Ah, newbies and their endless supply of questions. But I'm sure we were all there at one point, and so I'm asking you -- for the benefit of all players who have ever had to help a new player get started -- what's your best advice to a newbie?

Filed under: Breakfast Topics, Features

"Welcome to the endgame... noob."

Overheard in Orgrimmar: "Welcome to the endgame, noob."

Not the warmest welcome a new level 60 might get, but perhaps an appropriate one. Upon hitting 60 (or perhaps even 55+), and encountering endgame content, one is in an interesting position. The content is new, but so many players are familiar with it that there's often little tolerance for those who are learning.

This seems to be a particular problem within the PuGs I've encountered. Usually, the players within them assume you've done everything to death before -- that you understand the abbreviations and common tactics. This isn't always the case; from battlegrounds to instances, everyone's new at some point. If grouped with someone who doesn't know what they're doing, here's a plea on behalf of the anonymous noob: bear in mind it might be their first time.

Filed under: Analysis / Opinion, WoW Social Conventions

Breakfast Topic: Explaining to newbies

As is my wont, I've been helping a couple of brand new WoW players get addicted lately, and it's been interesting. One comes from a heavy MMO background and is fairly happy to be left alone and get on with it; the other is a console FPS gamer who has needed a lot of hand-holding.

In helping the latter, I've had to answer some questions which might seem commonplace to any WoW veteran but can be confusing as heck to newbies. Why is the run from Darnassus to Ironforge so unfriendly? Why do animals routinely carry weapons, armour and food, whereas humanoids with no known economy carry cash and cloth? Why does the pattern of night and day follow real time, so players who only have time at night never see places in blazing sunlight? How come a cloth armour merchant can repair my pointy sword? Why, if Alliance and Horde are sworn enemies, is there even a mechanism whereby they can't attack each other?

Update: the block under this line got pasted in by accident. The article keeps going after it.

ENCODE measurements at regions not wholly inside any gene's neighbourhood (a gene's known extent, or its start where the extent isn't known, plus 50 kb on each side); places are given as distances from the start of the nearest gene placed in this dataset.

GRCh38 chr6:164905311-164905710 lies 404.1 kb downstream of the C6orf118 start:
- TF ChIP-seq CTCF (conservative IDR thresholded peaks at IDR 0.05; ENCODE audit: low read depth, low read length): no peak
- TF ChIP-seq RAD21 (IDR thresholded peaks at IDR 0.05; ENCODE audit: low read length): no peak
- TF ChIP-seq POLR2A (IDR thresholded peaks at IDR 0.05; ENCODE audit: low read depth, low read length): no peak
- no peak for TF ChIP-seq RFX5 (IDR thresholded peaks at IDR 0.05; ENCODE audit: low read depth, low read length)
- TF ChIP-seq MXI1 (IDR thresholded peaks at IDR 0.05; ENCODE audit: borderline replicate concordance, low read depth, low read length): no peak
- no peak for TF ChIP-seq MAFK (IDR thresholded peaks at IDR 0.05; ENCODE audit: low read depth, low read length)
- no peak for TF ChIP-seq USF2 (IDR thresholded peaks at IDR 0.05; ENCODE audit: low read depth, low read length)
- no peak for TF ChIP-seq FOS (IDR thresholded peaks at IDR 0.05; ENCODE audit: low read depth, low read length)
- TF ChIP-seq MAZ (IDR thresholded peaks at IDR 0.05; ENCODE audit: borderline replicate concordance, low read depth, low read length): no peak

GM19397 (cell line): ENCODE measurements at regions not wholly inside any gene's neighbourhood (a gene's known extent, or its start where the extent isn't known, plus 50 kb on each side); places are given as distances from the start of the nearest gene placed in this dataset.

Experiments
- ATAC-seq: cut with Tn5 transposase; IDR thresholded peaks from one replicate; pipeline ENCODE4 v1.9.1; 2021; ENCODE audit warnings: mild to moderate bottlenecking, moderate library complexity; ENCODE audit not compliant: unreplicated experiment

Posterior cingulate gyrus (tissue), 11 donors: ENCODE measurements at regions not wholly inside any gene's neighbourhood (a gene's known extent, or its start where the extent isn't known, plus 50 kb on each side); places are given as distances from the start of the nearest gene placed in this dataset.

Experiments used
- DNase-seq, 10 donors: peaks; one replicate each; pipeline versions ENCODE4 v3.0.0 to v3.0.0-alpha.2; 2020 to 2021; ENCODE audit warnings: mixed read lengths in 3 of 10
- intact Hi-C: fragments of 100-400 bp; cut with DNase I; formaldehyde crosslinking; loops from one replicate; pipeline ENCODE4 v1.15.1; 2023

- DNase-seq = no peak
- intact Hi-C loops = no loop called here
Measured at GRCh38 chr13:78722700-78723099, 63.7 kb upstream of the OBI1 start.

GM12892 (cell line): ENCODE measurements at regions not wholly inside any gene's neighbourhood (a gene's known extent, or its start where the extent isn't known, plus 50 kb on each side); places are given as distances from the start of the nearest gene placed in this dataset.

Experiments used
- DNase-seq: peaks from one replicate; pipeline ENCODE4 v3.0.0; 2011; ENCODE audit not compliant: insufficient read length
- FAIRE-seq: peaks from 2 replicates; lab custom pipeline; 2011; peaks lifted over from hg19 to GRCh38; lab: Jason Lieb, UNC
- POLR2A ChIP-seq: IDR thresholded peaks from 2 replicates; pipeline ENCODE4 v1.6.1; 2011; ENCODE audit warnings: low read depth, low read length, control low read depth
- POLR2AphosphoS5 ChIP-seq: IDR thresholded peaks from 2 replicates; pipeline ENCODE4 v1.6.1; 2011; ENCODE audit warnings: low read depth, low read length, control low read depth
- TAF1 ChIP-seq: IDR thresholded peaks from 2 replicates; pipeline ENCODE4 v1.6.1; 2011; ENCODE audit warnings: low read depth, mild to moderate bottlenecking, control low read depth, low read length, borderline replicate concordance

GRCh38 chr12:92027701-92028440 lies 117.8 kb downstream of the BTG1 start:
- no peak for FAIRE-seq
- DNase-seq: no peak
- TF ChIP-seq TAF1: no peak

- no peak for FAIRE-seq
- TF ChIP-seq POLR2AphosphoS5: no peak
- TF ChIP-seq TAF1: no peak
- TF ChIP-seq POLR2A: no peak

Some have easier answers than others -- we're not on RP servers, so coming up with plausible explanations isn't too taxing. However, it's almost like introducing a child to a new world. Things which we take for granted can suddenly seem strange and quirky. Obviously, a lot of the less-logical gameplay choices make the game ultimately more fun, if less realistic; what are the weird questions you've been asked by newbies (apart from "gief gold pls")?

Filed under: Breakfast Topics

Breakfast Topic: First loves

How many characters did you go through before you settled on one to take to 60? Is your first your only character, or have you hopped from class to class and race to race before you felt comfortable?

The first character we create can hold the fondest memories; we made newbie mistakes together, we learnt the game and explored the world. On the other hand, sometimes mistakes made as a newbie can have far-reaching effects; especially if that high-powered guild leader is someone we accidentally stole a mob from who still bears the grudge. Unlikely, but there are times we wish we could rewrite those first bumbling steps, go back and give ourselves all the expertise we have now.

My first character was, maybe predictably, a Night Elf. I chose a Druid because shape-shifting sounded unbelievably cool, and after a few nasty experiences with spiders and getting lost in Teldrassil, I made it to Darnassus, then undertook the pilgrimage to Ironforge. After leaving the character there for months so I could play around with everything else the game has to offer, I recently dusted her off and it's a lot of fun coming back to that very first creation, even if it does mean dealing with a bank full of rubbish and extremely ill-suited equipment.

Filed under: Breakfast Topics